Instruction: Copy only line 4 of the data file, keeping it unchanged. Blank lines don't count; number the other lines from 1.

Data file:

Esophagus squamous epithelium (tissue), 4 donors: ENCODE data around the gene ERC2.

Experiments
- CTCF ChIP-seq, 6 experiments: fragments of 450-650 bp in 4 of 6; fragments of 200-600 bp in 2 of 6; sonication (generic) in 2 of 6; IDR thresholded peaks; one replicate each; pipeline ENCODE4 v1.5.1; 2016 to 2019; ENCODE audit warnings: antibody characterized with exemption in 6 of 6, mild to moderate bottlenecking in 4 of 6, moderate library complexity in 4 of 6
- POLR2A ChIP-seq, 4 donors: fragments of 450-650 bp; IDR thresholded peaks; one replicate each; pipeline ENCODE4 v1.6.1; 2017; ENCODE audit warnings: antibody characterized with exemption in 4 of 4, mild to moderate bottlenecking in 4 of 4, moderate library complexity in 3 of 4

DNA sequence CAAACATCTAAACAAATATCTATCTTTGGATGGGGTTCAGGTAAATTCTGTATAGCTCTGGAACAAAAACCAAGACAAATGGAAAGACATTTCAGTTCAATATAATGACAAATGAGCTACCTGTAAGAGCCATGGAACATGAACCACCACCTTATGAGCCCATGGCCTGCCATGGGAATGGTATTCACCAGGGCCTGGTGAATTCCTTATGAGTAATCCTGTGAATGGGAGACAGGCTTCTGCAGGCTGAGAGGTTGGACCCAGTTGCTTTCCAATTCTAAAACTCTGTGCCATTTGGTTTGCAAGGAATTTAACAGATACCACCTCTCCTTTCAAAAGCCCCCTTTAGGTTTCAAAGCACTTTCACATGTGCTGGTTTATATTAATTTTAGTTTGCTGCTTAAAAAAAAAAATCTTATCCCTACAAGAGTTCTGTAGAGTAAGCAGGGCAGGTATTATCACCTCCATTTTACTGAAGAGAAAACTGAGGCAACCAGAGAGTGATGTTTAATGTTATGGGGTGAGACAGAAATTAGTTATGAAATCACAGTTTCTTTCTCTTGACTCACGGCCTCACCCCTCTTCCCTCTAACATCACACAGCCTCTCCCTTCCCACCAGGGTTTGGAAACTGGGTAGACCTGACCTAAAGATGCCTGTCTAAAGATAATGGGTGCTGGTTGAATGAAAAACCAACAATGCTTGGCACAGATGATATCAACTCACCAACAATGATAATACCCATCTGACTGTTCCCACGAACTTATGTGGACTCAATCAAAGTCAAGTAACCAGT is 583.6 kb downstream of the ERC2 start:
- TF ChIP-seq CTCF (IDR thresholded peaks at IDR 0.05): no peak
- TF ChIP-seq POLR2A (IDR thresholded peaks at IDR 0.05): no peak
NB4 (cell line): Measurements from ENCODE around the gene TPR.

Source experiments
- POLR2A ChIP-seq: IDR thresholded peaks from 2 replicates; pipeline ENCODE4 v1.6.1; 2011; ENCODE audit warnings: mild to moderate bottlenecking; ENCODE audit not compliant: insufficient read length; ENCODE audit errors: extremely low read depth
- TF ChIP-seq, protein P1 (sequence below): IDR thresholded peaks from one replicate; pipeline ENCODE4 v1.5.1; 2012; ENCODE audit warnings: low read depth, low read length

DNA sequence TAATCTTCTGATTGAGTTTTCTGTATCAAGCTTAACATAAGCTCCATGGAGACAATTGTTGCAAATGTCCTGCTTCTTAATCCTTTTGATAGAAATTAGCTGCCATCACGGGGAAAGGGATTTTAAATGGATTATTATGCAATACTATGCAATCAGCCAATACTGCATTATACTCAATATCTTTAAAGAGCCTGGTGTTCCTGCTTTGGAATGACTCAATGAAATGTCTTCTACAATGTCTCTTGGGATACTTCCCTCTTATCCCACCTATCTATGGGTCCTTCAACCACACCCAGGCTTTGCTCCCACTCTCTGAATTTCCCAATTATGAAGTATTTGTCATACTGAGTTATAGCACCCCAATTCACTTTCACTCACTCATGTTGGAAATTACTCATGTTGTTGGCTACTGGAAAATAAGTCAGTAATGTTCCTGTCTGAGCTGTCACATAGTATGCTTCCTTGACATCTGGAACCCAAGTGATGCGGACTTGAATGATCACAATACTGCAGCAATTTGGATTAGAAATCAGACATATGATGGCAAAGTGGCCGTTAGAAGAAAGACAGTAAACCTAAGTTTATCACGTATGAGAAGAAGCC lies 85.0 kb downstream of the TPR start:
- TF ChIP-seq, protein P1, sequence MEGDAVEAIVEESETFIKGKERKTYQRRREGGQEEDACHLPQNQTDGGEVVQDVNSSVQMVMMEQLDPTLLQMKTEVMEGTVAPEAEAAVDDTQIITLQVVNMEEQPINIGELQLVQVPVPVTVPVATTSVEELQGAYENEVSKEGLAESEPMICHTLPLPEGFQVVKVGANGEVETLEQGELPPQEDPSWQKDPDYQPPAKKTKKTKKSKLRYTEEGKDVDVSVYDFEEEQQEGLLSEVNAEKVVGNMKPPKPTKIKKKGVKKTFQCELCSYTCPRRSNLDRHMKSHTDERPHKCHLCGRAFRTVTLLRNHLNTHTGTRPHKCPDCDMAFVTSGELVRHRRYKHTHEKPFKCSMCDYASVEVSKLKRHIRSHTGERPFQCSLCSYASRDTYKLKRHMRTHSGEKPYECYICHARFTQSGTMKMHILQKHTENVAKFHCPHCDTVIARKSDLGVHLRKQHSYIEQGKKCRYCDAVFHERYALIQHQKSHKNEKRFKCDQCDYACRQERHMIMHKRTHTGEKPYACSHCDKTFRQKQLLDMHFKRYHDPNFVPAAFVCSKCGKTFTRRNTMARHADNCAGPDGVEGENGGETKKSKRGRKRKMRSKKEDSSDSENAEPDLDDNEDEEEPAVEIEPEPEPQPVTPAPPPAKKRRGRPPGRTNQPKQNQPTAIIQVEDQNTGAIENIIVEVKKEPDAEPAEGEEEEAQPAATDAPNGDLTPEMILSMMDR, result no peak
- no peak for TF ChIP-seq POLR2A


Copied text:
- POLR2A ChIP-seq, 4 donors: fragments of 450-650 bp; IDR thresholded peaks; one replicate each; pipeline ENCODE4 v1.6.1; 2017; ENCODE audit warnings: antibody characterized with exemption in 4 of 4, mild to moderate bottlenecking in 4 of 4, moderate library complexity in 3 of 4